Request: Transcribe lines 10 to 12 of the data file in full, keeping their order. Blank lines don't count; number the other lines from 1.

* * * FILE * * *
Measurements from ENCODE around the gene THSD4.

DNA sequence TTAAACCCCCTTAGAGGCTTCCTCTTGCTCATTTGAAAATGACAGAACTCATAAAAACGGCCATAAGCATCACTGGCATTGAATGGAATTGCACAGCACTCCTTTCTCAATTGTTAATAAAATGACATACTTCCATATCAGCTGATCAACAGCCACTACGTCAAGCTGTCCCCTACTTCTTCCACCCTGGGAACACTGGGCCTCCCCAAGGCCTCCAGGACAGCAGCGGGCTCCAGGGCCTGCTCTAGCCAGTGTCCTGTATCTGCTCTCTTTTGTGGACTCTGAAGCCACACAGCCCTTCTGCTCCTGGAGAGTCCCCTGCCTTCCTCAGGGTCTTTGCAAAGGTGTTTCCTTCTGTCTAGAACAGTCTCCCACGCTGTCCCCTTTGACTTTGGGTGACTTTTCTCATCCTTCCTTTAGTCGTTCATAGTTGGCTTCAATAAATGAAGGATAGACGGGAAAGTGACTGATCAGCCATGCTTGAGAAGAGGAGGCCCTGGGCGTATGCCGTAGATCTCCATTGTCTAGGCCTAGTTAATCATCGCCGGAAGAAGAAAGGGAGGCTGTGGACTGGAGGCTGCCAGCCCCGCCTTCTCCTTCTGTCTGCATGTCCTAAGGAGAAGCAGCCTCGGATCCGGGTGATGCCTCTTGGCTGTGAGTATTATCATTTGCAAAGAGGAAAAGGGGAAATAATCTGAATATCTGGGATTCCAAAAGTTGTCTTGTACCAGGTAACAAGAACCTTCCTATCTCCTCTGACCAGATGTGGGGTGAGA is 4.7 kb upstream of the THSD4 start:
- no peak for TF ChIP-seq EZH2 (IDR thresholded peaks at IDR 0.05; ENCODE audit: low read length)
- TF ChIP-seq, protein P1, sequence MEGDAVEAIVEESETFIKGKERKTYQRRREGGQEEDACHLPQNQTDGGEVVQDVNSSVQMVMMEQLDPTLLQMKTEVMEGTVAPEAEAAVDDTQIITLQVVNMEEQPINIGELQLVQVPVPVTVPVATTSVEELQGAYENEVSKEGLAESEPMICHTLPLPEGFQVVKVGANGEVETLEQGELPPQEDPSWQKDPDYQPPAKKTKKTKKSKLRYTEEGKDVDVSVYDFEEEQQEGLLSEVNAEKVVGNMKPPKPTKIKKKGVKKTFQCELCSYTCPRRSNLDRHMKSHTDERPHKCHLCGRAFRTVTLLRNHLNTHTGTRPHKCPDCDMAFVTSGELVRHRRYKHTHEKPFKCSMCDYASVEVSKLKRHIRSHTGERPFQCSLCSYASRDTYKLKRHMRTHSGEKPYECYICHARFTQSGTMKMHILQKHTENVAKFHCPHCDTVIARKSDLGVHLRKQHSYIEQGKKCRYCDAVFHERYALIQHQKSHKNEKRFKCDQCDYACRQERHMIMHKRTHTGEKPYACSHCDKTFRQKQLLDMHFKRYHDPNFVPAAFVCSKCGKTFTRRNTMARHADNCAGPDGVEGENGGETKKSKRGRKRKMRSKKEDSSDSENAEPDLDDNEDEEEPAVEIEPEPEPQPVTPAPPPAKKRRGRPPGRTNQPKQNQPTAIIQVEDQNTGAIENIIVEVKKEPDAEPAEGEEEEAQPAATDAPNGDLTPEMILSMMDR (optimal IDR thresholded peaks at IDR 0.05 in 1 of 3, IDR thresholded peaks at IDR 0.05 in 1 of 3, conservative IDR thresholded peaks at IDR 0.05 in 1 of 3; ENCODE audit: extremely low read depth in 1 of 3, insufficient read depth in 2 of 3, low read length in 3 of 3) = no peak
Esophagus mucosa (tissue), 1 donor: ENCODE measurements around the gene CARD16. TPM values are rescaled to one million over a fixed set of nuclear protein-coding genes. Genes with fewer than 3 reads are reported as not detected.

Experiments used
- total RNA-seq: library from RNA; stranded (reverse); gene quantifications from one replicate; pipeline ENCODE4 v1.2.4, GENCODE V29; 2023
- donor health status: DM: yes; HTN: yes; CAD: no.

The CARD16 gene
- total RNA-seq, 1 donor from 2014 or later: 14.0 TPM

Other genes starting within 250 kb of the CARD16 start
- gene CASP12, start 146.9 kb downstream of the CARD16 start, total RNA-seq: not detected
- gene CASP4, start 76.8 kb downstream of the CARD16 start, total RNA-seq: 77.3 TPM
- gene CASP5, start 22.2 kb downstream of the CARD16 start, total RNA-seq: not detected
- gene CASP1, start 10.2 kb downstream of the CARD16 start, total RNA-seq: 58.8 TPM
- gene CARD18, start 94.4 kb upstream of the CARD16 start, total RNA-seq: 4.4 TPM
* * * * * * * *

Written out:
- total RNA-seq, 1 donor from 2014 or later: 14.0 TPM

Other genes starting within 250 kb of the CARD16 start
- gene CASP12, start 146.9 kb downstream of the CARD16 start, total RNA-seq: not detected